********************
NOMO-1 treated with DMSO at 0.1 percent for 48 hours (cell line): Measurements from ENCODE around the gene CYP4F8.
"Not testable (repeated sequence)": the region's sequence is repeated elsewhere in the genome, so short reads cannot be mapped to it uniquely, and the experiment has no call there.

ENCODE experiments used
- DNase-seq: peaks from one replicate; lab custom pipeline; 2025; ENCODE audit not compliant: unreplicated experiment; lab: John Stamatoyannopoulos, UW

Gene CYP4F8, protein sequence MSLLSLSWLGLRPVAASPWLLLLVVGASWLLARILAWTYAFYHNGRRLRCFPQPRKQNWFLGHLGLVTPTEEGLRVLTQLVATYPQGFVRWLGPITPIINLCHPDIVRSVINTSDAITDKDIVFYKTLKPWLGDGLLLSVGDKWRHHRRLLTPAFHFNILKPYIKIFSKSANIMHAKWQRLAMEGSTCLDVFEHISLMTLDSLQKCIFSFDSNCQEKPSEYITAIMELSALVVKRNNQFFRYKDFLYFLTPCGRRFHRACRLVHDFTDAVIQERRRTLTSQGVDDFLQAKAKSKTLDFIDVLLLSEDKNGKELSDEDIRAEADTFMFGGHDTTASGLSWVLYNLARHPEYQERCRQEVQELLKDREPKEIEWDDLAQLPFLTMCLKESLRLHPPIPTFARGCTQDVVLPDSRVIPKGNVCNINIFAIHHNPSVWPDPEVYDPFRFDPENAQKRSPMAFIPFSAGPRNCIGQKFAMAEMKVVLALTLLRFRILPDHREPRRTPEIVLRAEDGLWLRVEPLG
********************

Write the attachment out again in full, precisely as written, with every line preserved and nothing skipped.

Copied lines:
NOMO-1 treated with DMSO at 0.1 percent for 48 hours (cell line): Measurements from ENCODE around the gene CYP4F8.
"Not testable (repeated sequence)": the region's sequence is repeated elsewhere in the genome, so short reads cannot be mapped to it uniquely, and the experiment has no call there.

ENCODE experiments used
- DNase-seq: peaks from one replicate; lab custom pipeline; 2025; ENCODE audit not compliant: unreplicated experiment; lab: John Stamatoyannopoulos, UW

Gene CYP4F8, protein sequence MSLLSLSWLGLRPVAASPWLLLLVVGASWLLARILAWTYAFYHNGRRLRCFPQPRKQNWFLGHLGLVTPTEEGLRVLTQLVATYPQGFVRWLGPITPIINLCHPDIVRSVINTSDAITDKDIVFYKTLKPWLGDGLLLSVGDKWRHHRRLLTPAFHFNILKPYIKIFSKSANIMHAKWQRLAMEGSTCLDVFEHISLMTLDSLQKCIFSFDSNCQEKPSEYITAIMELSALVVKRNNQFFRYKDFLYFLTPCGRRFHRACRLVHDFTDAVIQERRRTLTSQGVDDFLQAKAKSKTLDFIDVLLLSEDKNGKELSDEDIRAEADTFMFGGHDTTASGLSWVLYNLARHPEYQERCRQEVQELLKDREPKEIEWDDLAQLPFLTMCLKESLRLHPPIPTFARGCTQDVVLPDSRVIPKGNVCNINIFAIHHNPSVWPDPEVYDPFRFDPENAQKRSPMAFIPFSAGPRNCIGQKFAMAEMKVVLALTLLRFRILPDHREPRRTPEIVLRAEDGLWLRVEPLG